Dysfunctional organizational cultures develop for a reason and often reflects the persona of the leadership team. This dysfunction is then reinforced and multiplied through the hiring of others that mirror the toxic behavioral tendencies or through existing employees who succumb to the environment and compromise who they are to fit into the culture. Nonetheless, the good news is that it is still possible to transform even the most dysfunctional of workplace cultures. Doing so is a journey that requires a purposeful strategy and commitment to take the necessary steps to effectuate the change. Here are 5 guiding steps to transforming your culture.
1. Acknowledge Current State
Before an organization can transform its culture, its leadership must first recognize the current dysfunctional state of the environment and identify what factors contribute to it. There can sometimes be a disconnect between what leaders believe the culture is in their organization and what the culture actually is that is lived by their employees on a day to day basis. Often this realization will only occur in response to an impactful event that has negatively affected the bottom line or sustainability of an organization such as a significant loss in business, threat of bankruptcy or a major public relations disaster. However it occurs, leaders have a responsibility to be aware of the current culture that’s been created around them. And it is only when the leadership in an organization realizes and recognizes that their current culture needs to be transformed to support its employees and ultimately the organization’s success and progress, can cultural change begin to occur.
2. Develop a Strategy & Vision
Once you understand your current organizational culture and establish the need for altering it, the next step is to define the organization’s strategic direction and determine what a healthy culture in support of this vision looks like. Ask yourself, what are the values you’d like to see represented in you organizational culture? You can’t transform the culture if you don’t know what aspects of it need to be changed and where your organization wants to be. Once you find your way to those answers you must create the plan to ensure that the desired culture becomes a reality. Simply knowing what needs to be transformed isn’t enough – you need to lay out the strategy of what needs to happen to get you there.
3. Examine Current Players
This is one of the hardest steps in culture change. Although you’ve made the decision to transform the culture and move away from the dysfunction, people at all levels must now unlearn the old values and behaviors before they can begin to learn the new ones. Everyone, especially those in leadership positions, must decide to change their current behavior in order to create the desired culture. Remember, the leadership team is pivotal in prompting cultural transformation, but it has to so by more than lip service of what you want the culture to be – it must be shown through behavior and sometimes you will find that those in leadership positions are the very people who are not capable of nor have the desire to modify their behaviors into more positive ones that fit the new anticipated culture. Ask yourself, does your current leadership team fit that new vision? If the answer is no, then the change must first begin by removing those that cannot back the new vision who will inevitably impede your progress and instead add new leaders who will be capable of modeling and supporting the change.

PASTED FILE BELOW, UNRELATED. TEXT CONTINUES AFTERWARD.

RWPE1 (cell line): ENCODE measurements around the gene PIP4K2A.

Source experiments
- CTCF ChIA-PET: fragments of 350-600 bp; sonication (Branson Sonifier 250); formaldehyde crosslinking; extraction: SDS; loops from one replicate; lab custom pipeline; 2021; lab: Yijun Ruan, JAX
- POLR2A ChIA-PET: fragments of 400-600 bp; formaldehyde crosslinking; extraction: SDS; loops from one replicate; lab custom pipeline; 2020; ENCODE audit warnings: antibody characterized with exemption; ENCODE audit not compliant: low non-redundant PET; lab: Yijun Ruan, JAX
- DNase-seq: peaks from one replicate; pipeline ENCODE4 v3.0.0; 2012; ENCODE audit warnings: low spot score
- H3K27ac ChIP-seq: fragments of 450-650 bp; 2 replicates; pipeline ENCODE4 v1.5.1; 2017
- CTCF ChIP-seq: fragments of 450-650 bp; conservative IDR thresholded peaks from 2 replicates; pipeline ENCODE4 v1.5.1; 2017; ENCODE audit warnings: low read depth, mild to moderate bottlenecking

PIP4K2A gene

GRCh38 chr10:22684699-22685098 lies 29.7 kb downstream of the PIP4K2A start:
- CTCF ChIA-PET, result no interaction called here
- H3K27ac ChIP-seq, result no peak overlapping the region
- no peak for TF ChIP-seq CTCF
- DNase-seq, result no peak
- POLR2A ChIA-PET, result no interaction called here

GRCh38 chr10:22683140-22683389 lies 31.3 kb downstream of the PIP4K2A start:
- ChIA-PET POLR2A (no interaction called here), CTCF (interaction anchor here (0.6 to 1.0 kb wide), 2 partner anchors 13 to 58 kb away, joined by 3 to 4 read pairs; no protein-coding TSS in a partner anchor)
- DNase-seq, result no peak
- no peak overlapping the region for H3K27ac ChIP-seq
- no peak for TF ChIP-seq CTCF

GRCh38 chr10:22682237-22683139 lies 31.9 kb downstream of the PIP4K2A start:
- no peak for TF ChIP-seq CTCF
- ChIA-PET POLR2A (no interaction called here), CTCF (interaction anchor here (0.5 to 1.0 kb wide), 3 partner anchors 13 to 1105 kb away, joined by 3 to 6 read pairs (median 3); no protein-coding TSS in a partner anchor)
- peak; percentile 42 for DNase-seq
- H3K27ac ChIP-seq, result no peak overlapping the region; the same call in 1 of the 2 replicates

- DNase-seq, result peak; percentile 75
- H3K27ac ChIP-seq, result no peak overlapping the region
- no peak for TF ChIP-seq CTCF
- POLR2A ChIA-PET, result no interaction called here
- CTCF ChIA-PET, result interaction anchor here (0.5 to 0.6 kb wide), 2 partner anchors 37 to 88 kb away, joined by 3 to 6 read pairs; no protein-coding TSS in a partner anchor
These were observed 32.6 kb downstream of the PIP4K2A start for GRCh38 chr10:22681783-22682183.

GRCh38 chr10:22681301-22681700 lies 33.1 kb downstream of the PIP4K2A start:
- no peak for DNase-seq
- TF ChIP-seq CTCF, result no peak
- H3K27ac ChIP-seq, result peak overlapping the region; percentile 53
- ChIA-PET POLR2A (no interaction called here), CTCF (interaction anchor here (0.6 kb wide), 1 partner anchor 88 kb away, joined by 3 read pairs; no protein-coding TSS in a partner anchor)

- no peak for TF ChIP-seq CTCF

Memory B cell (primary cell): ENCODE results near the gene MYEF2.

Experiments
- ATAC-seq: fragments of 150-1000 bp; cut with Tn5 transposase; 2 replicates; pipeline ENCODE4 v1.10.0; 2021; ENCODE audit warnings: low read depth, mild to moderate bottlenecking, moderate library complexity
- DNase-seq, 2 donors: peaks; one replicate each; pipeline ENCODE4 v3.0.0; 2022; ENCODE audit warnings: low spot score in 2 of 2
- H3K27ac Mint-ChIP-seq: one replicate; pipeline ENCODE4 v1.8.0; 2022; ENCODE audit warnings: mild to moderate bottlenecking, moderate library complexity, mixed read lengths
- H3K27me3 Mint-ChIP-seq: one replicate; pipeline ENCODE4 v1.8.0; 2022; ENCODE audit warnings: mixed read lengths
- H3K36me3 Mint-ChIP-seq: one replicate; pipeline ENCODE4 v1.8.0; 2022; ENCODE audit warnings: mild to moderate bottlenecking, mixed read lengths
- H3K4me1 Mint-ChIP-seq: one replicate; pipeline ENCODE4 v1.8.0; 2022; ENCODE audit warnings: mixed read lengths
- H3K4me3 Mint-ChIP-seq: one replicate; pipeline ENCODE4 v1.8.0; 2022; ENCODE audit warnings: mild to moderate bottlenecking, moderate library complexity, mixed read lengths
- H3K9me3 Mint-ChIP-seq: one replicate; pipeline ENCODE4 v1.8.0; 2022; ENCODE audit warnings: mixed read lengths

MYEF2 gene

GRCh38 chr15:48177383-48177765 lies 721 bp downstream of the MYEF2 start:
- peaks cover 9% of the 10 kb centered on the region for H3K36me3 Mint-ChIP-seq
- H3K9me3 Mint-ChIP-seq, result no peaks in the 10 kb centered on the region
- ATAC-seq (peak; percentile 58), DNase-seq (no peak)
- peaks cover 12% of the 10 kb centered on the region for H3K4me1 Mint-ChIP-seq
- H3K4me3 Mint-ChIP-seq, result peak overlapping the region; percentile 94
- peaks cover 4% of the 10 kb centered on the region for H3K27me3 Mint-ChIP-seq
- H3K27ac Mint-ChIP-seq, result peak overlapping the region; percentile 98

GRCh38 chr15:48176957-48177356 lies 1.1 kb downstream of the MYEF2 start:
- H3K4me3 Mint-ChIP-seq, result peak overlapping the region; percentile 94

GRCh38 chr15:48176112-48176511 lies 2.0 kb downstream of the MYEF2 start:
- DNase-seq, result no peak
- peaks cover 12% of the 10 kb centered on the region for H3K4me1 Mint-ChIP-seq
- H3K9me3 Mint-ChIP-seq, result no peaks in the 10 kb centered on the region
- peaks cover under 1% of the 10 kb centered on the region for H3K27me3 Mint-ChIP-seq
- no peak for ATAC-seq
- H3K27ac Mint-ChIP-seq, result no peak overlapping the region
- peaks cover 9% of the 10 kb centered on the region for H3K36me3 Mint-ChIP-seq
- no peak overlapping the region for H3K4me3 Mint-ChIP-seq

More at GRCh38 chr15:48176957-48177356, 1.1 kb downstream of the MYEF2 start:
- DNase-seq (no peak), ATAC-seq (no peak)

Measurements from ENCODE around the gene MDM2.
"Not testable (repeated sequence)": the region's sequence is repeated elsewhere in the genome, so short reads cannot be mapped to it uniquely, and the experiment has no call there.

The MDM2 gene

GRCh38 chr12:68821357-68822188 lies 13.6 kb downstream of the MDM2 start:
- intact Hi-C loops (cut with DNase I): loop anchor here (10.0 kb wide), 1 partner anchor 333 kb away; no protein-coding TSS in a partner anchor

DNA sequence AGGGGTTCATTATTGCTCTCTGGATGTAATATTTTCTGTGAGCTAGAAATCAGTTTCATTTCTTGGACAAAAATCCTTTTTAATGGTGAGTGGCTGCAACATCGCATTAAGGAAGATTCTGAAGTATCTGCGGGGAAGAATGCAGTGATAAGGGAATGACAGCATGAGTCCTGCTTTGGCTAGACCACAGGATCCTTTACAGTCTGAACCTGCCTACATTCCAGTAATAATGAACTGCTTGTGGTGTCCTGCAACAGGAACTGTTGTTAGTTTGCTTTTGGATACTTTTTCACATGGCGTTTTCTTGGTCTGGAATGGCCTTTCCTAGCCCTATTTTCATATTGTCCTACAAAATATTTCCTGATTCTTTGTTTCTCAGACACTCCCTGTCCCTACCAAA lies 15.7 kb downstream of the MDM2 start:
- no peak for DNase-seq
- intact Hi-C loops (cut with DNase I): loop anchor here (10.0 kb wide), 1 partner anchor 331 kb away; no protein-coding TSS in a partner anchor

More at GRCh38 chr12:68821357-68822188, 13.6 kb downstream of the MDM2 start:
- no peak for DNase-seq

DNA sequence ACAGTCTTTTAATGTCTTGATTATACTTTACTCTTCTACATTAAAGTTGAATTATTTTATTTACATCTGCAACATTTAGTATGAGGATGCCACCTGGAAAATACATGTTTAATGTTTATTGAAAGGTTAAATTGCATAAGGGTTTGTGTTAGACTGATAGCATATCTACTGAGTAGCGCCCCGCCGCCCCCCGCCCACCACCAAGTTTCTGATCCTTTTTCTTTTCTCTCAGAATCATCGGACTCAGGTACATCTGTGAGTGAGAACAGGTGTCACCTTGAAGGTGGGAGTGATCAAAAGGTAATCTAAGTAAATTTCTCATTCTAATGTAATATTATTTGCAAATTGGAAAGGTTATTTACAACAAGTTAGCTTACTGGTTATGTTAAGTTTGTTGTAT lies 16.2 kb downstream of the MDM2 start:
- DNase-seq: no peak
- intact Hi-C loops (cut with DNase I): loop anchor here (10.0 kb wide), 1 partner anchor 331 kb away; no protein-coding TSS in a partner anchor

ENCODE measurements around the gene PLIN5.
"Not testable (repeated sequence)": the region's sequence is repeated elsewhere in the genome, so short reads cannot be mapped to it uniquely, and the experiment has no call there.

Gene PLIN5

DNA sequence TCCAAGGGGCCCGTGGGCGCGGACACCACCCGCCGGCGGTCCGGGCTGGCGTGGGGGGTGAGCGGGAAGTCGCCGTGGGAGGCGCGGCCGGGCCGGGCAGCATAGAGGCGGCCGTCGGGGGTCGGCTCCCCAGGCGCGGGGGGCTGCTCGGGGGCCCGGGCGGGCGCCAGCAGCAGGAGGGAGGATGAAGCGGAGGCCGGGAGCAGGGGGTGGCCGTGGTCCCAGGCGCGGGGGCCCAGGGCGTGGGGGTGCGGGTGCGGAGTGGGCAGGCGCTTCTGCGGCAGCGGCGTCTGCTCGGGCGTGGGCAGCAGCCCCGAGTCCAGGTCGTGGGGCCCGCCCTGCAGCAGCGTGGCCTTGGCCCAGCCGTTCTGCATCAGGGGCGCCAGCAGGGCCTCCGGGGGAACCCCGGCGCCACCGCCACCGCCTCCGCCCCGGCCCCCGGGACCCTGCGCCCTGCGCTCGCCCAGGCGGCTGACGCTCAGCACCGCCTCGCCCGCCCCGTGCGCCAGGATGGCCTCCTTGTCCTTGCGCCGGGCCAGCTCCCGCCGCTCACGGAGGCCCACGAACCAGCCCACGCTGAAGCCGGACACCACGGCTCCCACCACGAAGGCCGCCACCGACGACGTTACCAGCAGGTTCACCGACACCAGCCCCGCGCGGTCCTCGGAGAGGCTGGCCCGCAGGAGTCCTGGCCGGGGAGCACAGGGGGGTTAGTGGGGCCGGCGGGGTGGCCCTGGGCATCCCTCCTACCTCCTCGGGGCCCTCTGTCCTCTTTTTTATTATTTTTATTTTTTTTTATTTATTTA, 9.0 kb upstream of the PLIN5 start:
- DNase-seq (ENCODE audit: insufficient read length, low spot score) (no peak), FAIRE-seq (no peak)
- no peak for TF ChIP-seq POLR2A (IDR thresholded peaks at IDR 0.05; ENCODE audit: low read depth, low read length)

4. Communicate the Vision
Communication is the most important element in change strategy. Clearly communicating the vision so that employees can gain a clear understanding of the organization’s vision; what the new desired culture looks like; and where, as employees they fit within all of it is key to successfully transforming the culture. Explain what your new desired culture is and why it matters to them and to the success of the organization. Everyone must clearly understand what is expected of them and what new behaviors in support of this transformed culture looks like if the transformation is to be successful. Training can be a very useful tool in teaching these new behaviors, but leading by example is going to be the best way to educate employees on these new expectations.
5. Empower Others
In order to be successful in your journey of transforming the culture, you will need to identify the change champions who will carry forward the momentum of your organizational change. This group of formal and informal leaders will be enthusiastic and readily embrace the change and will actively engage in promoting the change as positive. Encourage them to align their work and leadership styles so they can keep demonstrating what it looks like to live the culture. Most importantly, make sure you recognize your change agents for their contributions so they know they are being regarded for upholding the culture and are motivated to continue to drive your new culture forward.
Changing an organization’s culture is one of the most difficult leadership challenges. Ultimately, culture change depends on behavior change which often requires people changes – including changes within the leadership team. But if an organization is really ready to change its culture, it will need to prioritize doing so and dedicate the time and commitment to properly plan and execute their cultural transformation.